Older kids take one look at this book and know it’s not for babies, so they don’t feel like they’re being talked down to. It’s a great book for looking at rhyming texts, visual narrative/visual literacy and generic conventions. Plus it has zombies in it. Kids love zombies.

In preparation for Children’s Book Week, Walker Books and I have put together some free teacher notes for My Dead Bunny.The notes include heaps of discussion points and activity ideas, with links to relevant behind-the-scenes posts from my blog. It should all make studying the book in class super easy.

Download ‘My Dead Bunny’ Teacher Notes (pdf)

Behind-the-Scenes blog posts

My blog has heaps of posts about the making of the book; each post is tagged with ‘My Dead Bunny’.

View Behind-the-Scenes blog posts

Craft Activity – make your own zombie rabbit softie

Shannon at OhCreativeDay.com has put together this brilliant tutorial on how to create your own zombie rabbit softie.

Blackline Masters

Here’s some fun activities for early finishers – two word searches and two colouring-in sheets. Feel free to download these for use in your classroom.

– My Dead Bunny word search –
Download word search (pdf)
Download solution (pdf)

My-Dead-Bunny-word-search-600px– Zombie vocab word search –
Download word search (pdf)
Download solution (pdf)

My-Dead-Bunny-zombie-vocab-word-search-600px– Mindlessness colouring sheet #1 –
Download now (pdf)

MDB-mindlessness-colouring-1-600px– Mindlessness colouring sheet #2 –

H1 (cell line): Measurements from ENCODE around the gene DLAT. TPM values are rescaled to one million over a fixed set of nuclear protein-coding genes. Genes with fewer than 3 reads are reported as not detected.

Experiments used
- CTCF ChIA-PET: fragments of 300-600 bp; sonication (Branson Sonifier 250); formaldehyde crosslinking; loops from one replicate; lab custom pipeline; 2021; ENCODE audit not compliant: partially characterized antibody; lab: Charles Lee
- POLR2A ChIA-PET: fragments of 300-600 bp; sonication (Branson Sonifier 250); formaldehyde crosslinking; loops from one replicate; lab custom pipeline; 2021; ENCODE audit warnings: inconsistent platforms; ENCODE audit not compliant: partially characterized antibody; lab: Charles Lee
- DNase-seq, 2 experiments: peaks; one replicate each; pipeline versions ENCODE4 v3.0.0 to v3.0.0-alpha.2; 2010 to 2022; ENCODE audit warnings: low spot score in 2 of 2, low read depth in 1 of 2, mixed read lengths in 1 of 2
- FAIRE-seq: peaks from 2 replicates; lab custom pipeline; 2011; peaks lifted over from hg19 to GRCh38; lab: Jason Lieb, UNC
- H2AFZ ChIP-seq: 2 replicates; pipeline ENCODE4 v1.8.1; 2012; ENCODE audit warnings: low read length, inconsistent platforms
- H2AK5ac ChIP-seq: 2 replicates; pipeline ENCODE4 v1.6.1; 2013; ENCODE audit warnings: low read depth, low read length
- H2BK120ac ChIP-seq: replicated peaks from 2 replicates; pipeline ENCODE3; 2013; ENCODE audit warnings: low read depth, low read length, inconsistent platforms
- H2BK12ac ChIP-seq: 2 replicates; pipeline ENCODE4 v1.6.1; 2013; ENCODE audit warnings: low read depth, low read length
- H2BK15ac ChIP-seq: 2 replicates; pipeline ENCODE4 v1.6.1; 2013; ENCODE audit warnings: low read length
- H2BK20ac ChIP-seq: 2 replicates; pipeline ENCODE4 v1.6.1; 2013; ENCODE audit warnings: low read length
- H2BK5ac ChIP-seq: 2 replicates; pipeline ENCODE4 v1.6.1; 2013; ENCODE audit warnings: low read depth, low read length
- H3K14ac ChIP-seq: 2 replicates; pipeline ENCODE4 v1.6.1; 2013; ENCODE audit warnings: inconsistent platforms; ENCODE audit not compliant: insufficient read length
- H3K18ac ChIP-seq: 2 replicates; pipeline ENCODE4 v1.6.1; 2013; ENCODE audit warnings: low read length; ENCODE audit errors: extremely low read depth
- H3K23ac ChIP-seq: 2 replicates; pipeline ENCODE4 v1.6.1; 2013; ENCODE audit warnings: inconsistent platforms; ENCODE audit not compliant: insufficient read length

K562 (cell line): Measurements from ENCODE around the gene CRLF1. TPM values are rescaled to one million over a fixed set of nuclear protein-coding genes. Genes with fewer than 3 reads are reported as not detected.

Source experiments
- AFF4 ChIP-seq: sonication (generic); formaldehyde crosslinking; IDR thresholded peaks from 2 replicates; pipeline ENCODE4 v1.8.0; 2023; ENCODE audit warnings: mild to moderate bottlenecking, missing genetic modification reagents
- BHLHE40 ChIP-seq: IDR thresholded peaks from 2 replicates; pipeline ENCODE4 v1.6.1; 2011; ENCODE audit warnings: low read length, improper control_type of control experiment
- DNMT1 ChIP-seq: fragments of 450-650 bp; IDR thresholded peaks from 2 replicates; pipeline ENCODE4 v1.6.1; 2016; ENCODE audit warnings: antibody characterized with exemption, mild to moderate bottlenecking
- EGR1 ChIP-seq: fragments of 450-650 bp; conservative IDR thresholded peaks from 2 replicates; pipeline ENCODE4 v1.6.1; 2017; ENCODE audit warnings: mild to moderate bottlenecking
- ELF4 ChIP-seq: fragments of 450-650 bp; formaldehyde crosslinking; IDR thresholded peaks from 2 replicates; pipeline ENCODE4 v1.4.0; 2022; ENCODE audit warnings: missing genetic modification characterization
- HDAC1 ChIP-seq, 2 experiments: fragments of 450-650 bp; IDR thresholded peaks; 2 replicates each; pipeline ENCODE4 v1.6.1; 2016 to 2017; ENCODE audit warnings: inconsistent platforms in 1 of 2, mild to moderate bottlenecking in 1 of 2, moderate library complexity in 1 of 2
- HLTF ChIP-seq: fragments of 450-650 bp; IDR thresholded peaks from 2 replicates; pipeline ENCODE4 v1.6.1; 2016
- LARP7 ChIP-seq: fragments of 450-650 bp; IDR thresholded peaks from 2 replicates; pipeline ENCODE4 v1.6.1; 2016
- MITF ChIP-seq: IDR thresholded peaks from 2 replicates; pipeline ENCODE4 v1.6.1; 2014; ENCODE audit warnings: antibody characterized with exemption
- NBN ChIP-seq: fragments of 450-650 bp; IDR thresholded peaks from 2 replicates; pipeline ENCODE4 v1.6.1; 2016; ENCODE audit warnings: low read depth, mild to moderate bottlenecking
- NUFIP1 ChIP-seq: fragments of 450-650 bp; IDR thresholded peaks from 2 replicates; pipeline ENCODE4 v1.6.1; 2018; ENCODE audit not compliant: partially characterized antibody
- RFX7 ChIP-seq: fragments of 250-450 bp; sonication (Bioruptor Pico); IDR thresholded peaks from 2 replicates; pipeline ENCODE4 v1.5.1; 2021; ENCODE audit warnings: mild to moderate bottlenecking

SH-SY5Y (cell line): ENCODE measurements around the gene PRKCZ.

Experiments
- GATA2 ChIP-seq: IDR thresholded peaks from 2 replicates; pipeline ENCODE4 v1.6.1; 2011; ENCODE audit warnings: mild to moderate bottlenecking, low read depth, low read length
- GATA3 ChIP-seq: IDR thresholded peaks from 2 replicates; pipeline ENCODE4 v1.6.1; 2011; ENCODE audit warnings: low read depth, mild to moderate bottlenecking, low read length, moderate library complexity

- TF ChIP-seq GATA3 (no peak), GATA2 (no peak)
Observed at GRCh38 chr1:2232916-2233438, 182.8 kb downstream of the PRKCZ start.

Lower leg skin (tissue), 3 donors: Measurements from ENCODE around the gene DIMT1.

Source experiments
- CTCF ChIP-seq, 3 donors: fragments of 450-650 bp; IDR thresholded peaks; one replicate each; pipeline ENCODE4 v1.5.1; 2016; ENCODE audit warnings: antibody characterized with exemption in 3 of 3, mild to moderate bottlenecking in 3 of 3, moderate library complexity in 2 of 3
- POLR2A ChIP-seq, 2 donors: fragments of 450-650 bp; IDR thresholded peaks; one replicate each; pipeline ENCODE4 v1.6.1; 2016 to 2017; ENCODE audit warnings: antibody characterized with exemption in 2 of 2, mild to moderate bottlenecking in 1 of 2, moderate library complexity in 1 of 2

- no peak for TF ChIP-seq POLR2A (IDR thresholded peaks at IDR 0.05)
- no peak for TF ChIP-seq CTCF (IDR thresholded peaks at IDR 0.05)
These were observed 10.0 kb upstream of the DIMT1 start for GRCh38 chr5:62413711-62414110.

Download now (pdf)

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If you choose to use the book in class, I’d love to hear about how you use it! Please leave a comment below, or send me photos of displays/student work via james(AT)jamesfoley.com.au   [replace the (AT) with an @].


MDB_cover-400pxBuy ‘My Dead Bunny’ now

Booktopia (Australia)
Readings (Australia)
Angus & Robertson (Australia)
Book Depository (UK)

How I use texture in illustrations (plus 4 free texture sites)

Today I’m going to show you how I used photographic textures in the illustrations of My Dead Bunny.

Photographic textures are great for whenever you need a realistic-looking texture, or when it’s going to be too hard ot time-consuming to draw a texture by hand.

I’ve used photographic textures in all my books so far, but only sparingly.  The creepy, cinematic style of Dead Bunny called for the use of lots and lots of textures, and it was heaps of fun to let loose.

Example 1: title page

Here’s a little excerpt from the title page illustration. It uses the three three texture samples you see below it.

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Continue reading “How I use texture in illustrations (plus 4 free texture sites)”